International Court of Justice Halts Japan's 'Scientific' Whaling in Antarctic Seas
In a victory for Australia and anti-whaling groups, the International Court of Justice ruled Monday that Japan's whaling activities in Antarctic waters are not for the scientific purposes Japan claims them to be. The ICJ ordered a temporary and immediate halt of Japanese whaling activities in the Antarctic.
The ICJ overwhelmingly ruled in favor of Australia, which presented evidence that Japan's whaling activities in Antarctica are not done in the name of science.
The ruling comes after Australia filed suit against Japan in 2010 at the United Nation's highest court, alleging that Japan, which has a long history of whaling, was intentionally taking advantage of a loophole in the worldwide ban on whaling established in 1986. Japan annually hunts whales for what it says are scientific and research purposes.
Under Article 8 of the 1946 International Convention for the Regulation of Whaling, taking whales for scientific purposes is allowed. Whaling for profit is banned internationally, but Iceland and Norway openly defy the international treaty. Japan has justified its whaling activities - which are not limited to the Antarctic - under the science loophole.
The ruling was handed down at The Hague, where the court's 16-judge panel ruled 12-4 that Japan's whaling program failed to justify the large number of minke whales it takes in Antarctica while failing to meet a similar number of fin and humpback whales.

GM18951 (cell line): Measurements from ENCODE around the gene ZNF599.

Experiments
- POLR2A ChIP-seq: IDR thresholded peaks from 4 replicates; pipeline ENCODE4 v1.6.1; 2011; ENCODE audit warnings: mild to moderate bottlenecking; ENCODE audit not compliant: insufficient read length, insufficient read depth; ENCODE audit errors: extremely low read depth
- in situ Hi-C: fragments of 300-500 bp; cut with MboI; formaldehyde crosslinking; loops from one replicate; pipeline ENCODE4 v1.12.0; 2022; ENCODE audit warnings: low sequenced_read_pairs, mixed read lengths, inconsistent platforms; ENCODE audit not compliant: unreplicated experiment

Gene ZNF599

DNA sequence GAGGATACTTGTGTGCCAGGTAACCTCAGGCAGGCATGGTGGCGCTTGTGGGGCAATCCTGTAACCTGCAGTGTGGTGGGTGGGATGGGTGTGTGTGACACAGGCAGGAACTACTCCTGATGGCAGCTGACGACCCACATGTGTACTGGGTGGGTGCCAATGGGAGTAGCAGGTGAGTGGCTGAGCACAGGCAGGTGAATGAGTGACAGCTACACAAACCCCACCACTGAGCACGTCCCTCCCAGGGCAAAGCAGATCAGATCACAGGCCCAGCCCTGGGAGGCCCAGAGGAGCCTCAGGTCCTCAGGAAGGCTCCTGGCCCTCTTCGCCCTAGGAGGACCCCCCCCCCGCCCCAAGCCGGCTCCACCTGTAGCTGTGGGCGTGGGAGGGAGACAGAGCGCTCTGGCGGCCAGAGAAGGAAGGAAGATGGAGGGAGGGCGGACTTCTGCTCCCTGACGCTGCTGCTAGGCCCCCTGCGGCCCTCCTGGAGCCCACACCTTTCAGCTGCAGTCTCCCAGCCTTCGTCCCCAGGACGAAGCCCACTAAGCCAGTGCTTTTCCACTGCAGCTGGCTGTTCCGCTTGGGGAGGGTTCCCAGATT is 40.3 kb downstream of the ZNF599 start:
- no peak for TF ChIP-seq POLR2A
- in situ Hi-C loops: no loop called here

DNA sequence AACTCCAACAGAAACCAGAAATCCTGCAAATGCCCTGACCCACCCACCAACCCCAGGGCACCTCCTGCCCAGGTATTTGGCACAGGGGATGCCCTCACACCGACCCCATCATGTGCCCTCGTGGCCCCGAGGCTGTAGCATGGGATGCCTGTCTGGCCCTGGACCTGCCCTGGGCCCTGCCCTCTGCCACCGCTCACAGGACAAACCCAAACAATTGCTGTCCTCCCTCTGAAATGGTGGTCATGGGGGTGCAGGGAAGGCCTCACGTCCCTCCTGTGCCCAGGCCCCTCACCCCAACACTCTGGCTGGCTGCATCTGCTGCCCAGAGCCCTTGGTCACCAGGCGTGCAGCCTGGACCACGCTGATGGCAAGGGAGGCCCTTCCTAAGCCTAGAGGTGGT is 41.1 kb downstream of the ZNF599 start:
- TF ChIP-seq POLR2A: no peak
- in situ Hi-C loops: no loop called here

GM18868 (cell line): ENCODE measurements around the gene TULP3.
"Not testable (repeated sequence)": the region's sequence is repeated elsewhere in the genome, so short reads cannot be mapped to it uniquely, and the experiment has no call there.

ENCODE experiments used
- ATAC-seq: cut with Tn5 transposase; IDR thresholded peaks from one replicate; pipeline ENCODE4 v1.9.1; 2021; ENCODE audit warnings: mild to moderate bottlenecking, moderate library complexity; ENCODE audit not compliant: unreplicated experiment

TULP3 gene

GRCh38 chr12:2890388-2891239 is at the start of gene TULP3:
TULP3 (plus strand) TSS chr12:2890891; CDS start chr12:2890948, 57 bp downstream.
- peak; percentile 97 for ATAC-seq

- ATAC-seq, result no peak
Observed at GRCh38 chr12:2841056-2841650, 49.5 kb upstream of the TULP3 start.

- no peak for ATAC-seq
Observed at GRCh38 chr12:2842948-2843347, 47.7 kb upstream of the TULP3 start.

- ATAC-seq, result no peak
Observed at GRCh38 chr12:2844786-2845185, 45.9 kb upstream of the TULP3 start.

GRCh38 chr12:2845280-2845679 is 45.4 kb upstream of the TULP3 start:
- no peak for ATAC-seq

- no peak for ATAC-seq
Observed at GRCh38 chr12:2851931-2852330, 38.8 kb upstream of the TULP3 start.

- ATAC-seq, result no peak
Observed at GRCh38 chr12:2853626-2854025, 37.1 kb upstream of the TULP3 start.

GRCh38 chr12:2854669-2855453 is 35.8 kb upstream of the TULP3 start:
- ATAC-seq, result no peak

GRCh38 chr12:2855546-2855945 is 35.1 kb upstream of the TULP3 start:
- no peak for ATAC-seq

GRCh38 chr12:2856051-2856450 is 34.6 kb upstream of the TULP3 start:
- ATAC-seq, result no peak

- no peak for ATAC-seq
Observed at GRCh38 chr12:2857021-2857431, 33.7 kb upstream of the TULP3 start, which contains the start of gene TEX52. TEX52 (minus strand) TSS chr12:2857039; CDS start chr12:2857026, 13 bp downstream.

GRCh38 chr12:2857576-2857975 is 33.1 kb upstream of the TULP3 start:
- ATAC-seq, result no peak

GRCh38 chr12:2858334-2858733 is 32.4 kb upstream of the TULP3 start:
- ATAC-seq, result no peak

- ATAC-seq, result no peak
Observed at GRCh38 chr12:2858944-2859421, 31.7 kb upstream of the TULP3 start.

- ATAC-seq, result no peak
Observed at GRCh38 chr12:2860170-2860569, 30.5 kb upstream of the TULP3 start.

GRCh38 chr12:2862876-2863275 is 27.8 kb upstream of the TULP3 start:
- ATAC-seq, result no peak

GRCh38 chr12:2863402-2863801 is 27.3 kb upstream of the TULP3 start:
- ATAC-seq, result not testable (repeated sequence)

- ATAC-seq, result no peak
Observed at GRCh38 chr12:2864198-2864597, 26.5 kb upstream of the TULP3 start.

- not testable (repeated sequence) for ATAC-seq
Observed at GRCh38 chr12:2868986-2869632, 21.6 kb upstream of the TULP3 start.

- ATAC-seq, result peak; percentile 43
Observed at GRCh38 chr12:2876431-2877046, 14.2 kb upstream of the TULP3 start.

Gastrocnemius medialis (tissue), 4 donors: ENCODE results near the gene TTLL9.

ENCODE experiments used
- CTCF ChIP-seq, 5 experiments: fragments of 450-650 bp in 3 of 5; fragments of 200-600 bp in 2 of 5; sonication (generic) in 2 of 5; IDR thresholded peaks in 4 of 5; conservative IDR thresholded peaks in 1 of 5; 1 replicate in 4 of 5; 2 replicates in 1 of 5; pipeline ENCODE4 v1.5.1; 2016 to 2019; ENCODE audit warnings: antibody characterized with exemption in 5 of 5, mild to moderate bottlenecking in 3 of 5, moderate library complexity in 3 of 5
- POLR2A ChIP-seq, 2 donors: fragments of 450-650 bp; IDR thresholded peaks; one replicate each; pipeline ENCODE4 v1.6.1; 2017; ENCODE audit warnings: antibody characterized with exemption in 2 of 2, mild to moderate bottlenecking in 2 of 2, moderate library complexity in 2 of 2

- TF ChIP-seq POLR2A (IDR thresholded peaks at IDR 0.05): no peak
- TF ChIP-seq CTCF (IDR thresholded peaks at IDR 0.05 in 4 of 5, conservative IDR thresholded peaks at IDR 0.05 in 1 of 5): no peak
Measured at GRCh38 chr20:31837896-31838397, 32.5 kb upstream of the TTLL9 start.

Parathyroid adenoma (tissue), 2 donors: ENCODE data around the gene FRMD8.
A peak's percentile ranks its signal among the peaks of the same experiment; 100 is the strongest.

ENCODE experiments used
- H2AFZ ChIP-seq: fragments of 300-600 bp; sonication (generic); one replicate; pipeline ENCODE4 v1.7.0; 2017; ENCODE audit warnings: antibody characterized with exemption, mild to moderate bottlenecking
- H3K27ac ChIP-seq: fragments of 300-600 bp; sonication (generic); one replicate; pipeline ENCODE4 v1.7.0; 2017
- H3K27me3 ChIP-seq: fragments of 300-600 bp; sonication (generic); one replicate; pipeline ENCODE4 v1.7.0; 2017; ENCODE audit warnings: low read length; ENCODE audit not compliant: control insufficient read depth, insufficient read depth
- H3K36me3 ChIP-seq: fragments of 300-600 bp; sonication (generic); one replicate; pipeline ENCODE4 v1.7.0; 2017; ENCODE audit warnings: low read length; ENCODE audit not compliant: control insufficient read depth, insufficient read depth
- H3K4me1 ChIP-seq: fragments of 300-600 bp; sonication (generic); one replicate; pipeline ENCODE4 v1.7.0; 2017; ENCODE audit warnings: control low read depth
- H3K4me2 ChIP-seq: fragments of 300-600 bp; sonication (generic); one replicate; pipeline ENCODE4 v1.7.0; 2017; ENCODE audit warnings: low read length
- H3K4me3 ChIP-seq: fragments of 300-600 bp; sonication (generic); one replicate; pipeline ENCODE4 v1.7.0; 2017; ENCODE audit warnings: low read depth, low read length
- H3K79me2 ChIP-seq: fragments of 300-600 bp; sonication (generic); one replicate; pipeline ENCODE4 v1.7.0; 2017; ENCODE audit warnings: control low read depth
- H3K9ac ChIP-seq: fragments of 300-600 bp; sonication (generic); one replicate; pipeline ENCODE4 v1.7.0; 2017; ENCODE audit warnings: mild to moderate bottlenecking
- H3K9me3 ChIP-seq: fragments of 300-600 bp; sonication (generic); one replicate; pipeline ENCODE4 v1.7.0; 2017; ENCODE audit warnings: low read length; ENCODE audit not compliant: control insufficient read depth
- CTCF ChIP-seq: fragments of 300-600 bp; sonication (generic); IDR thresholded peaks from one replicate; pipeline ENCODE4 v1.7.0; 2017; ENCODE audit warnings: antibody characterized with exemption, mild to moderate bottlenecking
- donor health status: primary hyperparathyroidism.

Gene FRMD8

"In light of the fact the [research program] has been going on since 2005, and has involved the killing of about 3,600 minke whales, the scientific output to date appears limited," said Presiding Judge Peter Tomka of Slovakia.
"For a long time it has been evident that 'science' has been abused at a breath-taking scale to justify Japan's continued commercial hunting of protected whales and despite a heavily subsidized and ever-dwindling market for whale meat in Japan," Clare Perry, head of the London-based Environmental Investigation Agency's Cetaceans Campaign, said in a statement. "With this ruling, Japan must clearly cease its whaling activities in the Antarctic. Next, the world needs to focus its attention on Japan's whaling in the North Pacific, where it continues to issue permits to kill up to 500 whales annually in hunts using the same 'scientific' clause that has now been condemned beyond dispute by the international court."
Japan has argued that that the ICJ does not have the authority to decide what is - or is not - science. It called the lawsuit an attempt by Australia to force its cultural norms on Japan, which it said would be equivalent to Hindus demanding an international ban on killing cows, the Washington Post reported.